Hang Ah is sent as the representative of North Korea in a meeting with Jae Ha representing South Korea. They want her to confirm whether the US has decided to attack Pyongyang on May 24th. To use as leverage, the North wants Hang Ah to hand over contract between the two Koreas agreeing to the royal engagement so it can be torn up. Plus Hang Ah’s dad is detained until she returns from the meeting. The North will be listening in on the talk.
Hang Ah walks into the meeting with Jae Ha. He asks what she is doing on May 24th? She asks if he’s wondering if she’s going into battle perhaps? Jae Ha asks her to attend a wedding…..to him. Since they are planning to get married anyways, he just moved the date up. Hang Ah asks why the South is planning to attack the North, but Jae Ha says it’s not the South, it’s the US. It’s because the North carried out a terrorist attack on the US, but Hang Ah retorts that they didn’t do any such thing.
Jae Ha tells Hang Ah that their wedding is the only way to stop the impending war. It will prevent the US from attacking North Korea, and both Koreas can survive. Her father is currently convincing the North Korean Prime Minister of this plan. Jae Ha is on the phone with the North Korean Prime minister, who is reluctant, so Jae Ha presses a red alert button.
The alarm sends both North and South guards rushing into the room with their guns drawn. Jae Ha tells Young Bae to shoot him right between the eyes, since if the North doesn’t agree they might as well kill him since the war is inevitable anyway.
Hang Ah grabs the gun and walks over to point it at Jae Ha. OMG. She tells him that she will kill him herself. Because she loves him so she will kill him and follow right behind him. Young Bae looks all weepy, while Dong Ha has his gun trained on her. When she cocks her weapon, the North Korean Prime Minister folds and agrees.
Hang Ah and Jae Ha hug each other. He says that today, they used the same willingness to die to prevent a war.
A North Korean news report announces that the North and South will be holding a wedding ceremony at the DMZ, and Bong Goo watches this news report at the hospital. Bong Goo calls his contact, the horrid US official, who finally wises up and refuses to play ball anymore. He tells Bong Goo to do whatever he wants as the US guy is about to lose his job for this.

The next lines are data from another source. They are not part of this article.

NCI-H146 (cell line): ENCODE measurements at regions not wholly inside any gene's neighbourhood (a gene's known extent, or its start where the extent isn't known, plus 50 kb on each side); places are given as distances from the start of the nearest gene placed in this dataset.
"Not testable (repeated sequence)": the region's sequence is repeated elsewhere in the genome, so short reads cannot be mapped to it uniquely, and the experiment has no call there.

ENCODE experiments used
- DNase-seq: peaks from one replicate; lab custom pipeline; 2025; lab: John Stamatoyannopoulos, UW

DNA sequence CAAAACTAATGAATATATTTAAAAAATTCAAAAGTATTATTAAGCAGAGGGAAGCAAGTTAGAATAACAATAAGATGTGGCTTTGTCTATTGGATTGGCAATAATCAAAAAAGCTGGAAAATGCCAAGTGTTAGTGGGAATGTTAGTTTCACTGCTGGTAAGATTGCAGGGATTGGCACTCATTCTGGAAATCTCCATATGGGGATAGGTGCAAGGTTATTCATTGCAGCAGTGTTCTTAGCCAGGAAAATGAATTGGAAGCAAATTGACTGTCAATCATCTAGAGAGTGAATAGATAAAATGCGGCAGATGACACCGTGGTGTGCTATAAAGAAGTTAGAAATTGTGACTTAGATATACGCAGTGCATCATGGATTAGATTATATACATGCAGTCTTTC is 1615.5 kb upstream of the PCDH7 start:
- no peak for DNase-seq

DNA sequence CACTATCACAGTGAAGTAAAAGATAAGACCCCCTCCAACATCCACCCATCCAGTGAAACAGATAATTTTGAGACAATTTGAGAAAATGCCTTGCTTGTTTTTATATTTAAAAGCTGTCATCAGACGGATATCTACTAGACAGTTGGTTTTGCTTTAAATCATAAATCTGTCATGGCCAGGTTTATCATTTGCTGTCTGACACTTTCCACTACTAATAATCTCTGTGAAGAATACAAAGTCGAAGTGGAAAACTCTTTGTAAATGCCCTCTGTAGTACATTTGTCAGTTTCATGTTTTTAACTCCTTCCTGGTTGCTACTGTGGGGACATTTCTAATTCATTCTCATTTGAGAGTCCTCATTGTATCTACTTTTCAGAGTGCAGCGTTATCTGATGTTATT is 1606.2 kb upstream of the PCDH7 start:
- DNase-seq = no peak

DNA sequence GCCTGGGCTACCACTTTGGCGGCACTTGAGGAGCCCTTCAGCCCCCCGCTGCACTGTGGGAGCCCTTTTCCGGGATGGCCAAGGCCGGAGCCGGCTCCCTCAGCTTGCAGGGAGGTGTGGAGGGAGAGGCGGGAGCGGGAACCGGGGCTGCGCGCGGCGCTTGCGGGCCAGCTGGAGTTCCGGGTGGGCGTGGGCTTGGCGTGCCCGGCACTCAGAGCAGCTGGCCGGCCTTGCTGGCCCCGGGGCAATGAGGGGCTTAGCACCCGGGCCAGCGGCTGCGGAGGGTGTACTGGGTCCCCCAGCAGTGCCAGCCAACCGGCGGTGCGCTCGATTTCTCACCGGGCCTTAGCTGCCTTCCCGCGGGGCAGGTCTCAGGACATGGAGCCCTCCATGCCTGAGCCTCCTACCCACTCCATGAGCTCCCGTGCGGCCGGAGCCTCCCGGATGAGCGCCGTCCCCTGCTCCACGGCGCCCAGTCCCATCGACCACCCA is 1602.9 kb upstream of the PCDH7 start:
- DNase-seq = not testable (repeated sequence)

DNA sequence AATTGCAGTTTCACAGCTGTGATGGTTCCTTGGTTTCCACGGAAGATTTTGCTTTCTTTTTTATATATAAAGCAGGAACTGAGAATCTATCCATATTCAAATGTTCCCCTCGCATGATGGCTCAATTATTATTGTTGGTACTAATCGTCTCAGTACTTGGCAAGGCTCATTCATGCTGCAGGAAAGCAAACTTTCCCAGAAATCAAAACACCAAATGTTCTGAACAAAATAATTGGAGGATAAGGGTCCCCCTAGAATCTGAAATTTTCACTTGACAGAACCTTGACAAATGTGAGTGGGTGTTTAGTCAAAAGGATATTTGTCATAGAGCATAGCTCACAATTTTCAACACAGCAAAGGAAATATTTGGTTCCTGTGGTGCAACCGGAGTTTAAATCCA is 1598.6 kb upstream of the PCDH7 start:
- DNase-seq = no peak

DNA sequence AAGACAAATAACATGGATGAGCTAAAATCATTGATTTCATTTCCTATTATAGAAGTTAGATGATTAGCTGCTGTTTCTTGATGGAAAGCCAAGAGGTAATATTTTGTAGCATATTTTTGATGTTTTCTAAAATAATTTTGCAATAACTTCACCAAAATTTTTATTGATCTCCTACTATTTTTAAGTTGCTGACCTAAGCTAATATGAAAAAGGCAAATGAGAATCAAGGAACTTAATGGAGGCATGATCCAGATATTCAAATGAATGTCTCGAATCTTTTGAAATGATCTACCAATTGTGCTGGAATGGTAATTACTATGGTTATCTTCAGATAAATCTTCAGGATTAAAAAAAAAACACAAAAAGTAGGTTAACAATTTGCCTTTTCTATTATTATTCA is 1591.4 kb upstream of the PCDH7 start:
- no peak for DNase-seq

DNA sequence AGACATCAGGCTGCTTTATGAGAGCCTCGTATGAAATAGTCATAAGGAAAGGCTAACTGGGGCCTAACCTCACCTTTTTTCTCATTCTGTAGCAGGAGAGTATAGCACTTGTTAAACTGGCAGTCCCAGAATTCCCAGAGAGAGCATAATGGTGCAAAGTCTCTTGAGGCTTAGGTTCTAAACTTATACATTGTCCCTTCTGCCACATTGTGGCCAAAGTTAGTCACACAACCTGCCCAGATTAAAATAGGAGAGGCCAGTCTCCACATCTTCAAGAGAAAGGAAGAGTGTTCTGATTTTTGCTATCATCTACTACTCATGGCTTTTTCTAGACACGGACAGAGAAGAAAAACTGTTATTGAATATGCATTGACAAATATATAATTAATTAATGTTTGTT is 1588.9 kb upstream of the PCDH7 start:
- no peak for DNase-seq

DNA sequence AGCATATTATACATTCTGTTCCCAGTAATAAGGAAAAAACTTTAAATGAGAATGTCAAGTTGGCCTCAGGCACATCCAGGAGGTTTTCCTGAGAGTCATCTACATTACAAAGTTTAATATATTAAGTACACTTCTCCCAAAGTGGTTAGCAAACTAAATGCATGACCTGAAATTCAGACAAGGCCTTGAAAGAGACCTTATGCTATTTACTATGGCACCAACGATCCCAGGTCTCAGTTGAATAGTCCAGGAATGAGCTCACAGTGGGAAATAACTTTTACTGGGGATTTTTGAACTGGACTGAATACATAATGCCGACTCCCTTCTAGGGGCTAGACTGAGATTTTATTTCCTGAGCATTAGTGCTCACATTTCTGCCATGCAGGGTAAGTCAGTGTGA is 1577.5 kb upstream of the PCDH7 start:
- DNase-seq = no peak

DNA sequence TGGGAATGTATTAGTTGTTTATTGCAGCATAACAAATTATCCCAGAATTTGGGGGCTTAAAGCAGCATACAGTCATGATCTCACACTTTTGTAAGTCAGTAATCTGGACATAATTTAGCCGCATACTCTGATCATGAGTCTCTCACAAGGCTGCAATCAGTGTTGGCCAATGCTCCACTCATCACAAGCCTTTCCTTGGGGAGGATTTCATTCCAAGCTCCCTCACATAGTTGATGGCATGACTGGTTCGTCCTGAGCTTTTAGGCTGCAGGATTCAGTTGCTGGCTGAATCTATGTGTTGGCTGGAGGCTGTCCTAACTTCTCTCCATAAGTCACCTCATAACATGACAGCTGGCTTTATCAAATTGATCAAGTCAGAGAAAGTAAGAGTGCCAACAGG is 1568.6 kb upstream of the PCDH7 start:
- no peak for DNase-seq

Jae Ha and Secretary Eun try to cross the DMZ but a US soldier refuses to let him pass since the army is at a Def Con 2 status right now. But the South Korean soldiers open the barricade and let his car pass through.
Hang Ah, wearing a traditional hanbok and her hair in a simple plait, is getting made up while her dad watches beaming in happiness. He worries that this isn’t lavish enough for her since it’s an once-in-a-lifetime experience. Hang Ah pulls him in for a hug and apologizes for being a bad daughter. He tells her that as long as she lives a happy life then he’s happy for her. He looks at her, wishing her mother was here, before turning around and wiping his tears away.
Jae Ha watches an announcement by the White House spokesperson, who sends the US’s congratulations to South Korea on this historic marriage and reveals the US never intended any military intervention in North Korea. The marriage begins and Jae Ha and Hang Ah walk towards each other and meet at the yellow demarcation line.
He crosses over the line and they turn to bow towards the South. Then he holds her hand and they step over the line together before turning around and bowing towards the North. Jae Ha picks Hang Ah up and twirls her around a few times.
Boong Goo faces the judgment of a three-panel judges of the ICC and is convicted of murder and terrorism and sentenced to life in prison. Jae Ha goes to visit him in maximum security prison and thanks Bong Goo for willing to see him. Bong Goo thinks Jae Ha is here to gloat, and crows that he won in the end anyways. War almost broke out and Jae Ha was frightened of that possibility. He thinks Jae Ha will always jump when there is a shadow or a spark, he will never be at peace.
Jae Ha tells him that war was averted, and there is nothing scarier in this world than a war. They managed to prevent a war, what else would they be afraid of? He thanks Bong Goo for making them stronger. As Jae is walking away, Bong Goo shouts out that Club M continues to exist even if he’s in jail, with a different name and a different leader.
It’s four years later and the North-South Korea team is assembling for the 5th WOC. Jae Ha greets the three new North Korean members, while Kang Seok, Young Bae and Dong Ha are there supervising the training. Young Bae is teased for falling in love with a South Korean military instructor during the joint training. Aww, so cute.